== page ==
The challenges of leading a CTF in that part of the world – the delicate politics of the situation, domestic and international; of dealing with a strategic messaging plan whose audience couldn’t possibly have been the pirates (“suspected pirates” – never “pirates” or terrorists” even when caught red-handed hundreds of miles offshore with weapons in their possession), of rules that said which nations could capture pirates and which could only “deter” piracy;  are all detailed here.  It is an interesting reading exercise in command judgement and innovation, well detailed by McKnight and Hirsh in examples that include several chapters on the capture/re-capture of the Maersk Alabama and freeing of her hostage captain.  It is also a work that serves to peel back the underlying layers of elements that support and contribute to piracy in the region in an attempt to better understand why it happens which in turn.  In a section titled Piracy 101, there is a conversation with an expert on the local area in general (Bosaso) and the pirates in particular in which he relates his surprise that whereas he thought he’d be interviewing pirates themselves, the first month or so of his investigation was spent talking to the businessmen who sprung up around the piracy and as he relates, gave him greater insight into piracy – there’s lots to like here and wealth of information in an easy and quick reading format.  I’ll be frank – I’ve always been interested in other aspects of naval matters and tended to read articles on piracy only out of a sense of obligation – not so here.  If there is just one book you read this fall on piracy, this should be it.  Overall – 4.5 stars on a scale of 1-5 and a must include on your professional reading list.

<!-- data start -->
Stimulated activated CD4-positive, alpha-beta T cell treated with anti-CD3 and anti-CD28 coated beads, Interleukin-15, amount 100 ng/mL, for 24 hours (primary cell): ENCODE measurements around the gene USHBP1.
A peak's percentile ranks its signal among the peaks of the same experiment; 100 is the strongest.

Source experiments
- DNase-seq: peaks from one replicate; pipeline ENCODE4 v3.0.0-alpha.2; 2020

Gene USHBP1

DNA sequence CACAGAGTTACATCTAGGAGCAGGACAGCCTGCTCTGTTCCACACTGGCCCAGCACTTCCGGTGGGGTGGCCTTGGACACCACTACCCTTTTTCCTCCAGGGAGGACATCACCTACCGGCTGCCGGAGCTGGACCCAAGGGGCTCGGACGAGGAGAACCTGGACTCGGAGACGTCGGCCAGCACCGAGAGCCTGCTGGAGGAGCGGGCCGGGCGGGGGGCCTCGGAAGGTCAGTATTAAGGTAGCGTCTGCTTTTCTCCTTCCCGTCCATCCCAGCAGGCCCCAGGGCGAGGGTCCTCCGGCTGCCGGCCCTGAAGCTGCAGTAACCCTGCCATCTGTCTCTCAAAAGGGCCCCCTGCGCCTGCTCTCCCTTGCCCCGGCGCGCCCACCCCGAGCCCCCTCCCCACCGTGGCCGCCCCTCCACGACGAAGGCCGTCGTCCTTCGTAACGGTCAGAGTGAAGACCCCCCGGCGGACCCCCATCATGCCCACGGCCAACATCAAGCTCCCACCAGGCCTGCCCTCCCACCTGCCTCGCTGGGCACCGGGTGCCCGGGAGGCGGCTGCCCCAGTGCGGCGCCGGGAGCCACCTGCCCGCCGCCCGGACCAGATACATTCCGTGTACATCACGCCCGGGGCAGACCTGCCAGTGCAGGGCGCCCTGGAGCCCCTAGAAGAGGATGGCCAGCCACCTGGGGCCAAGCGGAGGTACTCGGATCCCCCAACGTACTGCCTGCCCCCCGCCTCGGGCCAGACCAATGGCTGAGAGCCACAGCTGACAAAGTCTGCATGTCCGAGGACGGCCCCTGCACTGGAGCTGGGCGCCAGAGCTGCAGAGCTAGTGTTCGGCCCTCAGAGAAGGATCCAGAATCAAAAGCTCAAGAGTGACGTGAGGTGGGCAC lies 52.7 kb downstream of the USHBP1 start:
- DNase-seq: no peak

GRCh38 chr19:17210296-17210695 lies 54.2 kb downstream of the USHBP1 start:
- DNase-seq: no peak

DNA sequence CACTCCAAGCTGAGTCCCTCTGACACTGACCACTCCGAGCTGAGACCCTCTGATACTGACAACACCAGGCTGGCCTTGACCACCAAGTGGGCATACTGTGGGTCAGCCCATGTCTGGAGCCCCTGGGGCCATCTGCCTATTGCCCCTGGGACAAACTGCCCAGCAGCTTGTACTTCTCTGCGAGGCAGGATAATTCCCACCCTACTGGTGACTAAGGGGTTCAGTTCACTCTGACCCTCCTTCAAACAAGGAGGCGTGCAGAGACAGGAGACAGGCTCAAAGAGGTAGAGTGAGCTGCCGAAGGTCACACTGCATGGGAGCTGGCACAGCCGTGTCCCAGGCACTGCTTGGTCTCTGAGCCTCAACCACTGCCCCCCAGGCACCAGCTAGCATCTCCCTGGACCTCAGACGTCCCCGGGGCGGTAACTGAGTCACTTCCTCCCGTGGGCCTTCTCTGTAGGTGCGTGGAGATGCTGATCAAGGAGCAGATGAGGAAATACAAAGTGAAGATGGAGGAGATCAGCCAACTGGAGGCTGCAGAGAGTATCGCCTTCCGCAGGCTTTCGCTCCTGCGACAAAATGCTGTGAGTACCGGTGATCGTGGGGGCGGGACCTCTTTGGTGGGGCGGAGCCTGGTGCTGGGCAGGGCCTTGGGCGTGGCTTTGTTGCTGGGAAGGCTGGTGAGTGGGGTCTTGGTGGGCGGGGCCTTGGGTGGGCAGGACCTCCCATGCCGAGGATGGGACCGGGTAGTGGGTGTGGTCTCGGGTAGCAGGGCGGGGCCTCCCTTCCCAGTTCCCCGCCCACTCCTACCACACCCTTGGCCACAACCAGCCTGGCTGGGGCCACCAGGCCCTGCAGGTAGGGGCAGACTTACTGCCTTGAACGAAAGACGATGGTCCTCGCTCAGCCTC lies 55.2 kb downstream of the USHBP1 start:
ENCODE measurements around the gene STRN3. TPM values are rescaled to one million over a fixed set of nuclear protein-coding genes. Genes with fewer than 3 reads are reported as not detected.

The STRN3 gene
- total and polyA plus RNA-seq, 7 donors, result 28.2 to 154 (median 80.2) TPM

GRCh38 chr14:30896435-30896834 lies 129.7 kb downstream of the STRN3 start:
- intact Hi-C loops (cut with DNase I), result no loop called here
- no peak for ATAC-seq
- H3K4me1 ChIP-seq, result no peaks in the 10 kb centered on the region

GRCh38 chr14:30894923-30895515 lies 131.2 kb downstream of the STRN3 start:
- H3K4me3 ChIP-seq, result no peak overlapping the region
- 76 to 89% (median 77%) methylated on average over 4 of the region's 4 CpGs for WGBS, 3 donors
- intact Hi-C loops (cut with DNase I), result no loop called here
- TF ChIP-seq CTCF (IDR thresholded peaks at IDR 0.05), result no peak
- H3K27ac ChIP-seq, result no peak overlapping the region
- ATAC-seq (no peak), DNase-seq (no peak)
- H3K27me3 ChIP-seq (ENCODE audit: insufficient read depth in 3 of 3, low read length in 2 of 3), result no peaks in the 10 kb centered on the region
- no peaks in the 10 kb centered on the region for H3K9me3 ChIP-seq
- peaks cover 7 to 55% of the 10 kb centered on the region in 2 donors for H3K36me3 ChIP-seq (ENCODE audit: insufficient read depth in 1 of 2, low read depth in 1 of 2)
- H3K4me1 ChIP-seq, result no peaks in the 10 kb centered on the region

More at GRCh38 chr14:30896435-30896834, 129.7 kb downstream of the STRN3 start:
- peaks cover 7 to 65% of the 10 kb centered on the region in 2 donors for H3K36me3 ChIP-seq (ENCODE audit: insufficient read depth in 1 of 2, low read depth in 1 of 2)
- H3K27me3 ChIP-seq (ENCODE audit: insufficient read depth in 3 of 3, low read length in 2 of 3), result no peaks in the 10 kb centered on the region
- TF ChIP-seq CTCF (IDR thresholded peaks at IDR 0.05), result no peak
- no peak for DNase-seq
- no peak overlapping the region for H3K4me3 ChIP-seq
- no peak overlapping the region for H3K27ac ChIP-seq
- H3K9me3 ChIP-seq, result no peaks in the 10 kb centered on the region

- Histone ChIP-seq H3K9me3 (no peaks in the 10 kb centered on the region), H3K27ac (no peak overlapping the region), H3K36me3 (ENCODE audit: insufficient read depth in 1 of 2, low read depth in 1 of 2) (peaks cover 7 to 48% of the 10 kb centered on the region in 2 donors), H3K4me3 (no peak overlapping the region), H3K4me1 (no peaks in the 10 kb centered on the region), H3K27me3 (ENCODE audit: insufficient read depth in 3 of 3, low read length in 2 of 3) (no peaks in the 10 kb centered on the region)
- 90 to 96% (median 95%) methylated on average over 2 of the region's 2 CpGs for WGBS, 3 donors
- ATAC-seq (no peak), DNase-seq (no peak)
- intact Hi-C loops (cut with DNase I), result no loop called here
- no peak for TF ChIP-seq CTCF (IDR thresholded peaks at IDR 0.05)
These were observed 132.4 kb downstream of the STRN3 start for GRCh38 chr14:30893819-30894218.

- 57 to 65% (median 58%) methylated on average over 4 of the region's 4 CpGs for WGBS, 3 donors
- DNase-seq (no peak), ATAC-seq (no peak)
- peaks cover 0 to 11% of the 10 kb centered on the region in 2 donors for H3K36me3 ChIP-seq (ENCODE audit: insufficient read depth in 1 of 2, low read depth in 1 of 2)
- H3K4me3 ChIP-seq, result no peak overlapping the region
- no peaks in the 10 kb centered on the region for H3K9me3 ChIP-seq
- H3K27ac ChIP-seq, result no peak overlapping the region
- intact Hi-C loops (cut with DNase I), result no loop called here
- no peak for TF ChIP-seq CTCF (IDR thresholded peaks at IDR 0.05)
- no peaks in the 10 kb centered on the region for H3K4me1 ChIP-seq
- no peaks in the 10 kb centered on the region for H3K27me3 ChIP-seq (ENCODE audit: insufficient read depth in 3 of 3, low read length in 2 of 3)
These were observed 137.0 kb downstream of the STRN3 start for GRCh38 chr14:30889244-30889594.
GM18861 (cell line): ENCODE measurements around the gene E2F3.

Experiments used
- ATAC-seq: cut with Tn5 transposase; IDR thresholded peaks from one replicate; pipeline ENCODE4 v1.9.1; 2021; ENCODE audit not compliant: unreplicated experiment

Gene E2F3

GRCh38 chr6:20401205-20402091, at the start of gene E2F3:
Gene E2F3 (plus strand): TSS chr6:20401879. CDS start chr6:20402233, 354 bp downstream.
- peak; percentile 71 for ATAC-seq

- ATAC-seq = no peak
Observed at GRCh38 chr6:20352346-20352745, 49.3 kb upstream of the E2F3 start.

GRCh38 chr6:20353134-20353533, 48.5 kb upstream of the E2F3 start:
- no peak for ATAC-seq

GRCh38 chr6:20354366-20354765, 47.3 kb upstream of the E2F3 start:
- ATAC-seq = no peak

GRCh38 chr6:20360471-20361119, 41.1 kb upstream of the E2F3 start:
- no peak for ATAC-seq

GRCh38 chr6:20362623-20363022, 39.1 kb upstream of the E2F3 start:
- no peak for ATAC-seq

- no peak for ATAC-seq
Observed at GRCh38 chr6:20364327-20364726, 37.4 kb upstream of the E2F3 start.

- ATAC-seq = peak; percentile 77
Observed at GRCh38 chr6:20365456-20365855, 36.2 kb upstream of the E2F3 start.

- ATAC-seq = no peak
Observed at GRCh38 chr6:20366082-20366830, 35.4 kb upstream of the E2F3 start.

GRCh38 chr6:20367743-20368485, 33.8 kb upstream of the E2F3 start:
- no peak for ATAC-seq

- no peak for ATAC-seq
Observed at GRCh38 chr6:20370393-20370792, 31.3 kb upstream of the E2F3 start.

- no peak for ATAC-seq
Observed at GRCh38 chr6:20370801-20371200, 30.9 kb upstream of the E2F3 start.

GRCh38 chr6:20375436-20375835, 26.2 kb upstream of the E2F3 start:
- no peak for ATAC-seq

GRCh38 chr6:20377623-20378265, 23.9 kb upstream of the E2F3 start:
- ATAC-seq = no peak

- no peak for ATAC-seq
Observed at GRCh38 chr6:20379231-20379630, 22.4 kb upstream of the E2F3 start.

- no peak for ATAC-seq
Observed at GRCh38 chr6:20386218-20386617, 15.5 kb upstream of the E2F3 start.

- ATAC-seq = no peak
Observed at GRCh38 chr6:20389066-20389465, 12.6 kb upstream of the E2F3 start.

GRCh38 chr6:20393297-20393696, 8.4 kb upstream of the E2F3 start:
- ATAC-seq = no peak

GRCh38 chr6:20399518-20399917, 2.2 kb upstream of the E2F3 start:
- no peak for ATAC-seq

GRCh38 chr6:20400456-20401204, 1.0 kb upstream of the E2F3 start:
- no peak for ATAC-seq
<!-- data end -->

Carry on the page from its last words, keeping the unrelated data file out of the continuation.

Thank you to the Naval Institute Press and Little, Brown & Co. for providing early/advanced copies of these books for review. – SJS

Eating the Elephant – One Bite at a Time

For those not so inclined to leap with both feet into the full Appropriations Bills (regular, continuing and sustaining minus the funds for operations in Iraq and Afghanistan), here is a Congressional Research Service study of current Defense Authorization and Appropriations bills with analysis of some of the more important parts (like shipbuilding – pg CRS-76, funding tables begin pg CRS-96).  As Julia Child would say – Bon Apetit!


Annotated Bibliography – Aviation

Over in the comments to one of my posts someone asked for some recommended books to learn more about Naval Aviation. What I’d like to do is start the list, then open it up to further comments/additions from the readership. Feel free to range wider afield in either realm – aviation and or naval topics.

Whilst contemplating YHS’ library (which remains large, much to the chagrin of Mrs. SJS…) several books of note seemed worth recommending, some of which you have seen around here before:

  • Fate is the Hunter by Ernest K. Gann. A compelling first hand account of flying from the 30’s to the 60’s. Two accounts, thunderstorm penetration over the Adirondack Moutnains in a DC-3 and flying into Bluie -Two West in Greenland duirng WW2 ended up with personal resonance for me in my flying career.

  • Gold Wings, Blue Sea : A Naval Aviator’s Story by Rosario Rausa – everything you ever wanted to know about flying SPADs and carrier aviation in 1950s and 6hers 0s (not just for prop lovers either)

  • Bridges at Toko-ri by James Michner – should be mandatory reading for everyone, not just those in aviation.